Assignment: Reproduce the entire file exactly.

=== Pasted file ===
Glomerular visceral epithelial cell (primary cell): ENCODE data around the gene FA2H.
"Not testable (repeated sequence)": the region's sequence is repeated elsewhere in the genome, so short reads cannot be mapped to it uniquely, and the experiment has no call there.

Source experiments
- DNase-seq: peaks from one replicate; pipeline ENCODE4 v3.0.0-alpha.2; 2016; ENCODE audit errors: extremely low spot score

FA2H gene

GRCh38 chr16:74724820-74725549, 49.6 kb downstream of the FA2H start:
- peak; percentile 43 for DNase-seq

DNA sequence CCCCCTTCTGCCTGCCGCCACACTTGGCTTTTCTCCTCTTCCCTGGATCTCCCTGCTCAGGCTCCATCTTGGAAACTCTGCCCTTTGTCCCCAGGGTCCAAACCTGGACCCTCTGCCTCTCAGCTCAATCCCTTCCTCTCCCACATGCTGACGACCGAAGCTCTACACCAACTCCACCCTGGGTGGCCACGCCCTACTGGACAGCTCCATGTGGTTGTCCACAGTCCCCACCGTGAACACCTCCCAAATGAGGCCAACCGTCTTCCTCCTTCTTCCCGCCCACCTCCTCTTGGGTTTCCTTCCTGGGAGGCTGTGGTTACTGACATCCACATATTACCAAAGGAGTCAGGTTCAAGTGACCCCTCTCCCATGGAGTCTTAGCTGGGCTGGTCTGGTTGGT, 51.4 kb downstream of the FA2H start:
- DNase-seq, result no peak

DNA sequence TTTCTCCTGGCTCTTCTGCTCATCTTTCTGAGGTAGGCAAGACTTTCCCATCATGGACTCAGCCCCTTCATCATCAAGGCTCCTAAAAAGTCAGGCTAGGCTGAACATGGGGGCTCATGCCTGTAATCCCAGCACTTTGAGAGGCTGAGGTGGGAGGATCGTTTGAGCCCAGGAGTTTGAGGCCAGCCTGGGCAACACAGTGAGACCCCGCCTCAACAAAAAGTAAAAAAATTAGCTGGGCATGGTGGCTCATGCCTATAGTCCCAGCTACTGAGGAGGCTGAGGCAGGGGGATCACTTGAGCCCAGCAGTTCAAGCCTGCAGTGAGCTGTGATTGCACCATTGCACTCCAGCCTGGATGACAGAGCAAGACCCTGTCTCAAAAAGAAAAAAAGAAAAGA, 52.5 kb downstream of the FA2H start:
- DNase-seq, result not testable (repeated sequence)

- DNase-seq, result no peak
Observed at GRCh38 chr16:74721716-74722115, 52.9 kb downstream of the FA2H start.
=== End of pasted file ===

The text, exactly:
Glomerular visceral epithelial cell (primary cell): ENCODE data around the gene FA2H.
"Not testable (repeated sequence)": the region's sequence is repeated elsewhere in the genome, so short reads cannot be mapped to it uniquely, and the experiment has no call there.

Source experiments
- DNase-seq: peaks from one replicate; pipeline ENCODE4 v3.0.0-alpha.2; 2016; ENCODE audit errors: extremely low spot score

FA2H gene

GRCh38 chr16:74724820-74725549, 49.6 kb downstream of the FA2H start:
- peak; percentile 43 for DNase-seq

DNA sequence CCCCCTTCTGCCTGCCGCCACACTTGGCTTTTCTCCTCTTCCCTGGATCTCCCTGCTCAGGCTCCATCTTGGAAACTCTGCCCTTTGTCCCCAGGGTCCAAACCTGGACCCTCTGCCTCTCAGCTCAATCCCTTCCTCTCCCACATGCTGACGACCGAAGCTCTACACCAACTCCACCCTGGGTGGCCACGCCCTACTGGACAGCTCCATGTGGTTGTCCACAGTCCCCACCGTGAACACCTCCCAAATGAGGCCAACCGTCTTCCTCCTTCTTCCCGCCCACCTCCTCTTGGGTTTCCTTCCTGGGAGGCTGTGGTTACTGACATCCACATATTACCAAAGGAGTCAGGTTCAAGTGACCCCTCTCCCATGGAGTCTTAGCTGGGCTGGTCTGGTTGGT, 51.4 kb downstream of the FA2H start:
- DNase-seq, result no peak

DNA sequence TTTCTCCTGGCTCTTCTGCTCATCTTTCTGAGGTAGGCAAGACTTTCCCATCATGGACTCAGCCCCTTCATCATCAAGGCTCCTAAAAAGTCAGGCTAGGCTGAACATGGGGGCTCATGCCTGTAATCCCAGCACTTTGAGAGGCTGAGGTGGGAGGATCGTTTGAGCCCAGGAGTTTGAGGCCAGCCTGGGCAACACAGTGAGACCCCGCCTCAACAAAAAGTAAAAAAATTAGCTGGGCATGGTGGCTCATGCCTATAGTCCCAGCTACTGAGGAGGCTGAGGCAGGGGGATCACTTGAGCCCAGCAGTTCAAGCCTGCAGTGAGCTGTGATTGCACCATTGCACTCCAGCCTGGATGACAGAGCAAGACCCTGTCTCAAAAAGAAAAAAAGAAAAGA, 52.5 kb downstream of the FA2H start:
- DNase-seq, result not testable (repeated sequence)

- DNase-seq, result no peak
Observed at GRCh38 chr16:74721716-74722115, 52.9 kb downstream of the FA2H start.